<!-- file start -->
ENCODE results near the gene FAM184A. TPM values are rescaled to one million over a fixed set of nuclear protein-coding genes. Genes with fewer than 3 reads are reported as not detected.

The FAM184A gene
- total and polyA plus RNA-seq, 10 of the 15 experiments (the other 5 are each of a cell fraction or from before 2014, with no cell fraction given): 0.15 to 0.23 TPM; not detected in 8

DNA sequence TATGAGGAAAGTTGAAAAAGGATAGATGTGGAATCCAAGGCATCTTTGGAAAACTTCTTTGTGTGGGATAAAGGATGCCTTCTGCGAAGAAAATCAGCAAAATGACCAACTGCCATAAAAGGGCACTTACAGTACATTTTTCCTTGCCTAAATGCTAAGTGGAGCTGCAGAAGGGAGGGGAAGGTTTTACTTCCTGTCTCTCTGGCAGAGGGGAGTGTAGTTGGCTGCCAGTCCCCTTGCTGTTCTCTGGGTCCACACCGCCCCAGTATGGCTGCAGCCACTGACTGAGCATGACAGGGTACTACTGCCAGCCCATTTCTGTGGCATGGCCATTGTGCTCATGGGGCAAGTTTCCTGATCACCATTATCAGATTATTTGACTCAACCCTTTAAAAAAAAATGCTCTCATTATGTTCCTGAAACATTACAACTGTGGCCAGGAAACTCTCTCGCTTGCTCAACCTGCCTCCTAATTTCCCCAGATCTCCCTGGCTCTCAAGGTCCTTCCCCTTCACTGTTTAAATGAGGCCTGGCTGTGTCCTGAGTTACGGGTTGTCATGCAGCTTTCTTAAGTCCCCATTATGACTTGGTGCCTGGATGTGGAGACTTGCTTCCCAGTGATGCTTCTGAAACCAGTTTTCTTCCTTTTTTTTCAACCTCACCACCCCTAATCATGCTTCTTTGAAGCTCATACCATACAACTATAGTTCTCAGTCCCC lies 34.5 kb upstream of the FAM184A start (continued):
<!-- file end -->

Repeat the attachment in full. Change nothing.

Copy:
ENCODE results near the gene FAM184A. TPM values are rescaled to one million over a fixed set of nuclear protein-coding genes. Genes with fewer than 3 reads are reported as not detected.

The FAM184A gene
- total and polyA plus RNA-seq, 10 of the 15 experiments (the other 5 are each of a cell fraction or from before 2014, with no cell fraction given): 0.15 to 0.23 TPM; not detected in 8

DNA sequence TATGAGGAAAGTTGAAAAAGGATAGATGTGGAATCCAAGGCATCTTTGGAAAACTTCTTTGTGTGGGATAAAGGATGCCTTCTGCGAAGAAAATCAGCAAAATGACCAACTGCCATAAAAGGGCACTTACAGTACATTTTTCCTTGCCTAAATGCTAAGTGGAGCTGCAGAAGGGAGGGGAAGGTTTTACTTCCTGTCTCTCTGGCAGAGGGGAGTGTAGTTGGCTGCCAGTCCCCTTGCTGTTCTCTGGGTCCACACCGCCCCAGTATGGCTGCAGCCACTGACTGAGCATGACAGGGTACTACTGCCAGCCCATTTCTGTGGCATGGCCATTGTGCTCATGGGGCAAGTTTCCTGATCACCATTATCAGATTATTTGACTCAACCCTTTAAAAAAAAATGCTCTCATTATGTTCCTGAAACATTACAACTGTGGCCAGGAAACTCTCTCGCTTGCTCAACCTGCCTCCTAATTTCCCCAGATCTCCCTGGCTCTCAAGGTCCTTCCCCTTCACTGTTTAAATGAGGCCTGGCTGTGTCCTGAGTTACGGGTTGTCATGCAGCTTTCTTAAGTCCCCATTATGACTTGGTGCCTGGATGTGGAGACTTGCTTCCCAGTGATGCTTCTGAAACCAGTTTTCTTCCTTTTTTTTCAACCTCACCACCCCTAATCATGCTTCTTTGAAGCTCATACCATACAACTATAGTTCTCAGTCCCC lies 34.5 kb upstream of the FAM184A start (continued):